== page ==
The pito, or umbilical cord, is how an unborn pēpi gets the nutrition they need to grow. It’s a direct access tube from māmā to pēpi. Anything that she eats, drinks, and even inhales is shared with pēpi.
Whānau may want to think and talk about what to do with their baby’s pito when it’s time. Some people will bury it or put it in a place significant to the whānau, where it won’t be disturbed. This practice also reinforces the relationship between pēpi and the earth mother, Papatūānuku.
The whenua, also known as the placenta or afterbirth, is another very important part of ensuring pēpi is nurtured during hapūtanga. During those 9 months, the whenua transfers both food and oxygen from māmā to pēpi. It also transfers all the paru, or waste, that pēpi produces for mum to get rid of.
A short while after pēpi is born, the whenua will follow. Maternity staff will examine it carefully to check that it’s fully intact. This is very important, as it ensure mum’s wellbeing. If pieces are missing and remain within the whare tangata, this can cause an infection.
Just like the pito, some whānau will bury the whenua. In te reo Māori, ‘whenua’ also means ‘land’. ‘Whenua ki te whenua’ describes the traditional practice of returning the afterbirth of newborn babies to their ancestral lands. Through this tikanga Māori practice, the link is made with Papatūānuku, and the life-sustaining role that both whenua the land, and whenua the placenta play in feeding the people is acknowledged.
Nurturing tamariki through understanding both their everyday and historical connections takes this symbolism to a practical level. This involves learning about home and whānau links — the beginnings of whakapapa — and geographical connections such as to their maunga, awa and marae, through related stories and songs.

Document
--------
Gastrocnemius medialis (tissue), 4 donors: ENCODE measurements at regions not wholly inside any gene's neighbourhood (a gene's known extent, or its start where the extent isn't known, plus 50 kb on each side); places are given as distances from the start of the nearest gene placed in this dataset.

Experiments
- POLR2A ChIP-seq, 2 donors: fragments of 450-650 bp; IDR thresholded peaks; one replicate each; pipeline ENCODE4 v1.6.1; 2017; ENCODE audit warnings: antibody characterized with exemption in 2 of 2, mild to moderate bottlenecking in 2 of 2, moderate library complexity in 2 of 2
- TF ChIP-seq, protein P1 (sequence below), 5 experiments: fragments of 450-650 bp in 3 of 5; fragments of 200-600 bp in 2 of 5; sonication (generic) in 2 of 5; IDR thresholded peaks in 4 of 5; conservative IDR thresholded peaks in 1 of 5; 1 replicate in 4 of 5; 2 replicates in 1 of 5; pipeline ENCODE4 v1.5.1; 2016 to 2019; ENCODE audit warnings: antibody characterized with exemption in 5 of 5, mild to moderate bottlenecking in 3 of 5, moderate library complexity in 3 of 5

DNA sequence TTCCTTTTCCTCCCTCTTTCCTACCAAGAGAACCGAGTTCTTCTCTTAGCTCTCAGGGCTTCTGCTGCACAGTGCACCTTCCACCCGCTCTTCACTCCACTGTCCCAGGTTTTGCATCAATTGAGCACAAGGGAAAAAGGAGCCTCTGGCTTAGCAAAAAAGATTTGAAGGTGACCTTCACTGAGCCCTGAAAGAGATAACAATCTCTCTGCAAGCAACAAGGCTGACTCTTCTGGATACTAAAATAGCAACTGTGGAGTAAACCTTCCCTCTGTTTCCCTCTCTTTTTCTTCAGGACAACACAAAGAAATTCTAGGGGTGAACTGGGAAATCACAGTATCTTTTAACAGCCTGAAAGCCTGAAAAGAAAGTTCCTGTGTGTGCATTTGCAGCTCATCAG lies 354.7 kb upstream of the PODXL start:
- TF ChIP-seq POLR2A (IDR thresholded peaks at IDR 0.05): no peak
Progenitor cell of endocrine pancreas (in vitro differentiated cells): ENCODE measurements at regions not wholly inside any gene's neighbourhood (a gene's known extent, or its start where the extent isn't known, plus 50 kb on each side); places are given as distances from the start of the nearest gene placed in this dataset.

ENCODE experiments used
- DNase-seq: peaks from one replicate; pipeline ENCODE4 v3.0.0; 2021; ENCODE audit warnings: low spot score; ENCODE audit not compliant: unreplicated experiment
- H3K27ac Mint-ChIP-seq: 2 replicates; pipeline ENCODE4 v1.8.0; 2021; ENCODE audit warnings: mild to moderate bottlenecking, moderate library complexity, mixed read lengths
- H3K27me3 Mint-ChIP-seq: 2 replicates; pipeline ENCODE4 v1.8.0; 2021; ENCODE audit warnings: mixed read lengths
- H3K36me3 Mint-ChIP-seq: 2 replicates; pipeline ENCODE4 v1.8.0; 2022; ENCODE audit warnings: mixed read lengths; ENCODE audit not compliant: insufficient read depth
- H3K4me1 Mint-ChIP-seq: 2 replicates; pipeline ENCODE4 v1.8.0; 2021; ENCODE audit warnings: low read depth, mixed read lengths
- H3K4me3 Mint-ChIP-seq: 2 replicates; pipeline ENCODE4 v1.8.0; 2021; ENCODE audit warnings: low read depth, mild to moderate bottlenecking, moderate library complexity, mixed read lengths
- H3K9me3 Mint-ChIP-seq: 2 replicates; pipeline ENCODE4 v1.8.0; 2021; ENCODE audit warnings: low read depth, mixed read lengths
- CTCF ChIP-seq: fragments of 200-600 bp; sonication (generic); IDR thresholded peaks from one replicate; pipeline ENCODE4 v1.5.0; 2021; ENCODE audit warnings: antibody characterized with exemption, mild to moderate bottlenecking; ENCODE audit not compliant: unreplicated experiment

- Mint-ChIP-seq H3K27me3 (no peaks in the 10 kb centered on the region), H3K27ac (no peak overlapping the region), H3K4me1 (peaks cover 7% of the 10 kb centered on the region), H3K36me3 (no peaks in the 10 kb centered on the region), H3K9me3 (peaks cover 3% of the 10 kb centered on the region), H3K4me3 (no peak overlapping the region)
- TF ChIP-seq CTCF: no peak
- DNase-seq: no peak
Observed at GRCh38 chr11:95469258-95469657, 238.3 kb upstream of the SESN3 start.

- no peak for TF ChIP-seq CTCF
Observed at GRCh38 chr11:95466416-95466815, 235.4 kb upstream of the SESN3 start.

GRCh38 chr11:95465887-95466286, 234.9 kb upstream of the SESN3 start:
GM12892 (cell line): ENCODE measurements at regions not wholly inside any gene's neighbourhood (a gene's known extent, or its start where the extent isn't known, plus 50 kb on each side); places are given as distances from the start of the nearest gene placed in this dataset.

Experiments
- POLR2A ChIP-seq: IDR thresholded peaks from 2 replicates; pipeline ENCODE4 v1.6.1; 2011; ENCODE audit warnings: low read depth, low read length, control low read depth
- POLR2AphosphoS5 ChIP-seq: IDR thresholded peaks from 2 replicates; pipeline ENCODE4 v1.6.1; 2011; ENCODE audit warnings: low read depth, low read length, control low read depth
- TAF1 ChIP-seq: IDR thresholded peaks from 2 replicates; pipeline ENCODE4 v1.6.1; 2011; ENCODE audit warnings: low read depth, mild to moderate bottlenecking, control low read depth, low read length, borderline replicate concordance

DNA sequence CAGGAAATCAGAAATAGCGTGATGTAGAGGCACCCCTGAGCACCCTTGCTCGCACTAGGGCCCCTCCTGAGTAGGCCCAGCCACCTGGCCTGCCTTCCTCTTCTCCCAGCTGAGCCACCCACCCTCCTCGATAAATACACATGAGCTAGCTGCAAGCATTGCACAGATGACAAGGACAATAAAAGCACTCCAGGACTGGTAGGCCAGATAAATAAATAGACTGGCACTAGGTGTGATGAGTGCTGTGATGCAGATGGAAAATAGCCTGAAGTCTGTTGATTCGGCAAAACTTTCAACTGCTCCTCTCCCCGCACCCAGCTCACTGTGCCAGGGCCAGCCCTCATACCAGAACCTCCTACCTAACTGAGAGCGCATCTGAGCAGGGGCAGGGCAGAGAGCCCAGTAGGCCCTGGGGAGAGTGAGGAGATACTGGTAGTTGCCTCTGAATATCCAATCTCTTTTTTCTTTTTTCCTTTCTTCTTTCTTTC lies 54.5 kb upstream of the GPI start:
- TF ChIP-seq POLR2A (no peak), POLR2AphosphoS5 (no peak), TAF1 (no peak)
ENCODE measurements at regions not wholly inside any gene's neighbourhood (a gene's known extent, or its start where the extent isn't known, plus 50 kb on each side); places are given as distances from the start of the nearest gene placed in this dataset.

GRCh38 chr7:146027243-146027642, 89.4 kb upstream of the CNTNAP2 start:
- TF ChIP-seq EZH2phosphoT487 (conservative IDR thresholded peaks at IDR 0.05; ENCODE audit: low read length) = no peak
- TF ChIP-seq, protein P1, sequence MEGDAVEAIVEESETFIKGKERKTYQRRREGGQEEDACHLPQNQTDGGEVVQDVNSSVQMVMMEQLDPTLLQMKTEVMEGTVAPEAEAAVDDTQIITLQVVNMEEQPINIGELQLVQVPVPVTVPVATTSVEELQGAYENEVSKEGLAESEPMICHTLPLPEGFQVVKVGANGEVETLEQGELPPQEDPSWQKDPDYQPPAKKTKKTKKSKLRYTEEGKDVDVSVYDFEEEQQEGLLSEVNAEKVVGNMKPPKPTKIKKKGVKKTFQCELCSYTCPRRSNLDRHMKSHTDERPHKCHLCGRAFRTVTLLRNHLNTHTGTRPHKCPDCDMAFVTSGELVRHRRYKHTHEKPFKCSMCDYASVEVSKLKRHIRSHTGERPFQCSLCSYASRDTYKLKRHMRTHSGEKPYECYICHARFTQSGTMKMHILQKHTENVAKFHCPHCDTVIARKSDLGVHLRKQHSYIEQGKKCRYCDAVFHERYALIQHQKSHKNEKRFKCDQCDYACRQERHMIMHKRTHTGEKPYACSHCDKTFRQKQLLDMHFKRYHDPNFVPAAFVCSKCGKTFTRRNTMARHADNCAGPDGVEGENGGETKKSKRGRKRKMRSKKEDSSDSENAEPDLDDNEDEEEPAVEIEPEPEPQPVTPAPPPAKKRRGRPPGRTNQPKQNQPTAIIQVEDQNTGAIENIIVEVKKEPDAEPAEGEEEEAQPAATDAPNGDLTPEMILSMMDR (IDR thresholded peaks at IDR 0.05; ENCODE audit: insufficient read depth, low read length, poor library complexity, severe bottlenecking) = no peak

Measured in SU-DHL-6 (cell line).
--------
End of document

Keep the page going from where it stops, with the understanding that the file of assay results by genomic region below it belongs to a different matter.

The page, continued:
An ipu whenua is a special container to hold the whenua after pēpi is born. Traditionally made from hue (gourd) or clay, ipu whenua were buried in a special place where whānau knew they wouldn’t be disturbed. Ipu whenua can be made from natural materials that are ‘friendly’ to the whenua and will break down easily. This tikanga keeps māmā and pēpi always connected to the land.
Whānau who don’t live on their ancestral lands may want to keep the whenua until they have the opportunity to return to their papa kāinga. Freezing the whenua may be an option, but traditionally anything associated with the body isn’t stored with kai. Keeping the whenua buried in a temporary container, like a large plant pot of soil, might be more acceptable for whānau. They can keep the placenta there until it can be transferred to the land.
Some whānau will have a specific place where many of the whānau members will return their whenua. Others may plant a tree to identify the place where the whenua was buried.